It’s only fitting that the Museum of American Finance (MOAF), an affiliate of the Smithsonian Museum system located in New York City, would turn its attention to gold. A new exhibit that opened this past winter is known as “Worth Its Weight: Gold from the Ground Up.” Filled with a dizzying array of spectacular gold items from throughout the ages, this exhibit is intended to demonstrate the beauty and universal appeal of gold over the span of human history.
Sen. Bob Kerrey reiterated his support for what he calls “wealth accounts” last week during a discussion on the financial impact of longevity, hosted by Bank of America Merrill Lynch at the Museum of American Finance in New York.
On Thursday evening, March 10, 2016, a panel of experts on aging, longevity and retirement gathered at the Museum of American Finance on Wall Street to discuss the economic impact longer lifespans will have on everything from Social Security to robotics to the non-profit sector.
Retirement gurus, economists and other Big Thinkers like to talk about “the longevity bonus” — the extra 30 years or so that have been added to our lifespans, according to mortality statistics. The question is: What’s the economic impact of the longevity bonus?
Bloomberg's coverage of the Museum's 2016 Gala honoring Charles Schwab and Robert Rubin.
MoAF features prominently in this Forbes list of the places that were once Hamilton’s stomping ground.
An exhibit at New York City's Museum of American Finance tracks the allure of gold through the centuries.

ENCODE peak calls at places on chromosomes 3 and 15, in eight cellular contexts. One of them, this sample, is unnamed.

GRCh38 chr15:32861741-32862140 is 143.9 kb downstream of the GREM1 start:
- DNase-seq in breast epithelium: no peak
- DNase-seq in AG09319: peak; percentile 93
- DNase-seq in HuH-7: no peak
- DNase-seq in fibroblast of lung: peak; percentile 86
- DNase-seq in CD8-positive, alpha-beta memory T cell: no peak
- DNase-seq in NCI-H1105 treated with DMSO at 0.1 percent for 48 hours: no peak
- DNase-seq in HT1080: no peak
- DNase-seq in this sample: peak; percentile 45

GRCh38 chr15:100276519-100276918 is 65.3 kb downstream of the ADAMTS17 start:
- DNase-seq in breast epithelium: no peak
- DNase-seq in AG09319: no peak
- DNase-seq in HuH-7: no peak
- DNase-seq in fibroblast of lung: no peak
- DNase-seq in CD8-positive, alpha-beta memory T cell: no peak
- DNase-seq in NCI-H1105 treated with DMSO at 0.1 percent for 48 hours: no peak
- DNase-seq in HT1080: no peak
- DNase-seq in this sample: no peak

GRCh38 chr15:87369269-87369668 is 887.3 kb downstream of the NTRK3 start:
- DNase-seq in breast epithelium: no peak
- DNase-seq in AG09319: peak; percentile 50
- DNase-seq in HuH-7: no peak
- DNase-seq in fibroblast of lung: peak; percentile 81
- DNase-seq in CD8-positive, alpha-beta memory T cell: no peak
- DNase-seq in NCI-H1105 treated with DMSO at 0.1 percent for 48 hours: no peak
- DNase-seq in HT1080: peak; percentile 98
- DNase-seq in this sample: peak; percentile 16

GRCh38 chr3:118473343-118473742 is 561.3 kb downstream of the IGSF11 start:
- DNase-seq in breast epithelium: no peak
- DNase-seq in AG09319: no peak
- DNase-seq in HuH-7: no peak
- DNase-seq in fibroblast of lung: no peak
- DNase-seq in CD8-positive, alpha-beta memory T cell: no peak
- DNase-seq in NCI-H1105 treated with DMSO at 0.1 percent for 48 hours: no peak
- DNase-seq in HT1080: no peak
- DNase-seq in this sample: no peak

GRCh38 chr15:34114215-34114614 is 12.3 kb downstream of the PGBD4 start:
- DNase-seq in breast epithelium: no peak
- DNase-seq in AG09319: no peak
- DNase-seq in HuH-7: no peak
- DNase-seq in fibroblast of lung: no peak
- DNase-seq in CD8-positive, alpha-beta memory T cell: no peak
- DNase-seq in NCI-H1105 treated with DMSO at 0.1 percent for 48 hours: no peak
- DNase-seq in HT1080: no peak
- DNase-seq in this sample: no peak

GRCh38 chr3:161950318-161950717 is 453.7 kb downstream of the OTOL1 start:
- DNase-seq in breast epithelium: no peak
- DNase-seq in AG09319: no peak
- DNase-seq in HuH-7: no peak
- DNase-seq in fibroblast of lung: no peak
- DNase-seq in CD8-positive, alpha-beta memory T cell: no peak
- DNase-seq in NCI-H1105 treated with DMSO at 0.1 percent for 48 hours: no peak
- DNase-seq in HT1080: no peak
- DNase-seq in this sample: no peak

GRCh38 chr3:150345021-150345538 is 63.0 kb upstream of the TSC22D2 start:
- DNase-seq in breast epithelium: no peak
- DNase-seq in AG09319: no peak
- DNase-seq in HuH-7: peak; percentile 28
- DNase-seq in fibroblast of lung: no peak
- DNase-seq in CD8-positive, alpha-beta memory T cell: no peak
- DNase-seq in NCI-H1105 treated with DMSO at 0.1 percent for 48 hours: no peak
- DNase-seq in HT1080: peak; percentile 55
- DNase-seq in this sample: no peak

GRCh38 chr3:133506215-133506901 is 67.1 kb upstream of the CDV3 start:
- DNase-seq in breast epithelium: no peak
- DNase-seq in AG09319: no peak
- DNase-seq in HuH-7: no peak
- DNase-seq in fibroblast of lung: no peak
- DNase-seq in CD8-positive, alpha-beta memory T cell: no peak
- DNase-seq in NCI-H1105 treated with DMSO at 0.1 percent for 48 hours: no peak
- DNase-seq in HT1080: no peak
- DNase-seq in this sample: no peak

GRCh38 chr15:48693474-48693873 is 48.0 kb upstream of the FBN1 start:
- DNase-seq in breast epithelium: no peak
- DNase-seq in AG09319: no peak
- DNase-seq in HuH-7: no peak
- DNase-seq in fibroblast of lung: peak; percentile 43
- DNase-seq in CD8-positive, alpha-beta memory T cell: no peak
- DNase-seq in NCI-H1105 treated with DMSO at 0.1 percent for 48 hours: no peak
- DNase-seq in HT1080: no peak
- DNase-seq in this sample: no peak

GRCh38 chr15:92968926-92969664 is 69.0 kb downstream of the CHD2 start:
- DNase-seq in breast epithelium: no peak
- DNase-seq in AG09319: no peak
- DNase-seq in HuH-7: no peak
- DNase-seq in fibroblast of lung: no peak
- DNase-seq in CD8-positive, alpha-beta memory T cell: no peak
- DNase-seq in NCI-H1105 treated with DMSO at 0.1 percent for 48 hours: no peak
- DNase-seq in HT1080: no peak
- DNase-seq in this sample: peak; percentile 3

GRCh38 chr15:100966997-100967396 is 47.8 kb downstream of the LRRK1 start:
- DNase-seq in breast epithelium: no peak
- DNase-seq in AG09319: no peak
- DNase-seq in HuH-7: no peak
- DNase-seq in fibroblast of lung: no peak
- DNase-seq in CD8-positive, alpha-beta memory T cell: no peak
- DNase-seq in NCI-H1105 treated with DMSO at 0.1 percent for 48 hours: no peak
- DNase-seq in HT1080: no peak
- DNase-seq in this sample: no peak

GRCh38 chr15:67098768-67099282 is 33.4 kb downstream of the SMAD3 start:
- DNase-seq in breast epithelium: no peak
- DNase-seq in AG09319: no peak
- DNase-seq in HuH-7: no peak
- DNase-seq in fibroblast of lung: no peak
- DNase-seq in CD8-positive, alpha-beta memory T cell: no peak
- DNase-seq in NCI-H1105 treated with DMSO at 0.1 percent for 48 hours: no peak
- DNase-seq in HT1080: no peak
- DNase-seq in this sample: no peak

Untapped Cities reviews the Museum's new "Worth Its Weight: Gold from the Ground Up" exhibit.
“Hamilton” is making a lot of money on Broadway. Nearby, the Museum of American Finance is also seeing visitor growth. Its room dedicated to Hamilton is typically only one draw among various exhibits about banking, Wall Street and money. Now, visitors head straight for it. Sensing an opportunity, the museum advertised in the Broadway musical’s program. Museum staffers are especially excited about the more diverse crowd showing an interest in Hamilton, including more younger visitors than usual.
The story behind the WWII era Hawaii notes, on view in the Museum's "America in Circulation" exhibit, featuring the collection of Mark R. Shenkman.
Perhaps no other person has had so much influence on the American economic system as Hamilton. Not only was the guy the very first Secretary of the Treasury, he also was instrumental in establishing the United States Mint. His contributions are honored with a dedicated room at the Museum of American Finance, in the very same building that once housed the Hamilton-established Bank of New York.
Golden anniversaries warrant jubilee celebrations and no milestone in value investing warrants more notice than that of Berkshire Hathaway’s 50 years under Warren Buffett’s leadership. Wall Street’s Museum of American Finance on November 11 will host a symposium commemorating this achievement. Boasting a dozen devotees of Berkshire and its philosophy, discussion will consider Berkshire’s conception of partnership, views from those who have been significant investors, and assessments from those who have been inspired to emulate the Berkshire model.
Michael E. Newton discusses his book, Alexander Hamilton: The Formative Years, about the early life of the Founding Father from the West Indies, in a program at the Museum of American Finance. Mr. Newton talks about his research process and how Hamilton’s early experiences helped prepare him to become one of the most influential of the Founding Fathers.